Venezuela has deported an American film-maker who was arrested in April over accusations of spying and plotting with opposition student groups to destabilise the country.
"The gringo Timothy Hallet Tracy, who was captured while spying in our country, has been expelled," Interior and Justice Minister Miguel Rodriguez Torres said on Twitter.
Tracy's lawyer, Daniel Rosales, said the charges against his client had been dropped, and the 35-year-old returned to the US on a commercial flight to Miami.
The outcome of the case was seen as a test of new Venezuelan President Nicolas Maduro's intentions towards Washington following years of hostility from his predecessor, the late Hugo Chavez.
Tracy's release came hours after US Secretary of State John Kerry announced he and Venezuelan Foreign Minister Elias Jaua had agreed to find new ways to forge positive relations between their two countries, long at political loggerheads.
"We agreed today, both of us, that we would like to see our countries find a new way forward, establish a more constructive and positive relationship," he said after a meeting with Jaua on the sidelines of a meeting of the Organisation of American States in Antigua, Guatemala.
Kerry welcomed Venezuela's decision to release Tracy from prison as a "positive development".
He said he hoped the two countries could move quickly to appoint mutual ambassadors, which they have been without since 2010.
Tracy's sister Tiffany Klaasen told the Reuters news agency that a former US congressman from Massachusetts, William Delahunt, who has worked to foster better relations between the two countries, helped win his release.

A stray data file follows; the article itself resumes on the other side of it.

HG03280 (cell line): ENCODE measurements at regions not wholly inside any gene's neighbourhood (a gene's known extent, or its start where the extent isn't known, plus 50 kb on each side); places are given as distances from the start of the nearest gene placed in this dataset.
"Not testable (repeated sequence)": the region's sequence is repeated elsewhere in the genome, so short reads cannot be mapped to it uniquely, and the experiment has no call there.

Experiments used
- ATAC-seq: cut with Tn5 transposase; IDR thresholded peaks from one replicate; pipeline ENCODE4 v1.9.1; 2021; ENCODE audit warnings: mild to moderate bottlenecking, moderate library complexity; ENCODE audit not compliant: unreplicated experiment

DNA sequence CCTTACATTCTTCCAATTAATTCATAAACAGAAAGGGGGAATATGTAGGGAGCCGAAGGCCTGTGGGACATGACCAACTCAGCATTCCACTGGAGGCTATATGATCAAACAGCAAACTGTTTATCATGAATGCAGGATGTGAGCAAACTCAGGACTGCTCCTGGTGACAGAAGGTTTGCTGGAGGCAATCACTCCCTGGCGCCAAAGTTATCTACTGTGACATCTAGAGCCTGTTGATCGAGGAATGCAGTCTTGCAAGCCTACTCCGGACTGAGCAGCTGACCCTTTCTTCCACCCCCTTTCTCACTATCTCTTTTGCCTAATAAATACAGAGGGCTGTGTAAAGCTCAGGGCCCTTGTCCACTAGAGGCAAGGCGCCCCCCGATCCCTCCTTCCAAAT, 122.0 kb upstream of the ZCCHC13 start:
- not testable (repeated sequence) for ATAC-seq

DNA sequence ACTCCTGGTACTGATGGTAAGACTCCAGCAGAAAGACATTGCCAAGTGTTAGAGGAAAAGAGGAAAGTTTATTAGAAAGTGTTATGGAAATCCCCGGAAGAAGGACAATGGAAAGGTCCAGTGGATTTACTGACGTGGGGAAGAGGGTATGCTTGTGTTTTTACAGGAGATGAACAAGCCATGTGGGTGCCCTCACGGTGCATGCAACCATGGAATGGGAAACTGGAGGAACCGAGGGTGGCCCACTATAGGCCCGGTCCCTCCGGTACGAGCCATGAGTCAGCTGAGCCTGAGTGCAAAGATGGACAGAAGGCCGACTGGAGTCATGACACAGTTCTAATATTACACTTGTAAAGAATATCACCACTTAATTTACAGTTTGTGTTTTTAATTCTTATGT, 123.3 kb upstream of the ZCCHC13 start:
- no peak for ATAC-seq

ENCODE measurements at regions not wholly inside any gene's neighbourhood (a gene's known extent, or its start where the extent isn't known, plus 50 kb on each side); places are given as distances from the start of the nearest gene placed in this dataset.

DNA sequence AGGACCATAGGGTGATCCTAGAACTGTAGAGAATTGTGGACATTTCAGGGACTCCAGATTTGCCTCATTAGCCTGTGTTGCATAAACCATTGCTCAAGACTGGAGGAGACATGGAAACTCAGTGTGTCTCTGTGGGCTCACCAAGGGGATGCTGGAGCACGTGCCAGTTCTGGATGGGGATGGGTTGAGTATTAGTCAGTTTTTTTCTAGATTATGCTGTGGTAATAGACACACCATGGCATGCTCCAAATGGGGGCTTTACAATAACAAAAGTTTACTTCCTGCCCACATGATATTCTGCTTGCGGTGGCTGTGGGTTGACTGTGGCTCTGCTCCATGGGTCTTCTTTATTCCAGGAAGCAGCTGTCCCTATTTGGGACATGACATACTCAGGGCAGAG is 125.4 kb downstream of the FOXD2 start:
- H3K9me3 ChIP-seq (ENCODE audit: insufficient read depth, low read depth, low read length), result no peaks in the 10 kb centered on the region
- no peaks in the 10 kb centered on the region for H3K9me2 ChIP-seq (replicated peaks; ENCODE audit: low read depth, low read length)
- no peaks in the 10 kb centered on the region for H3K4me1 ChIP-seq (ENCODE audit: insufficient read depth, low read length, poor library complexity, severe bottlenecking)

Delahunt was part of a small US delegation at Chavez's funeral in March. He has been advising Tracy's family since his arrest.
Friends and relatives of Tracy said he was making a documentary in Venezuela ahead of its April 14 presidential election.
He was arrested 10 days after the vote as he tried to fly out of the country amid a flurry of accusations by the government that included claims of assassination plots against Maduro from US soil.
Venezuela said intelligence agents had been tracking Tracy since late 2012 and had uncovered ample evidence he was plotting with anti-government groups to provoke a "civil war".
Several dozen Venezuelan film-makers had appealed for Tracy's release.
'Grand chief of devils'
During a trip to Latin America in early May, President Barack Obama called the accusations that Tracy was a spy "ridiculous," infuriating Venezuela's government and reviving accusations of "imperialist meddling" that became routine during Chavez's polarising 14-year rule.
Former bus driver Maduro, who was elected president on April 14, described Obama as "the grand chief of devils" and issued a formal protest note.
However, Venezuela's president, who narrowly won the vote amid allegations of foul play by both sides, has at times also seemed to strike a more conciliatory note.
Washington has held back recognition of Maduro, and a US official said this week that there remained concerns about how deep post-election divisions would be resolved.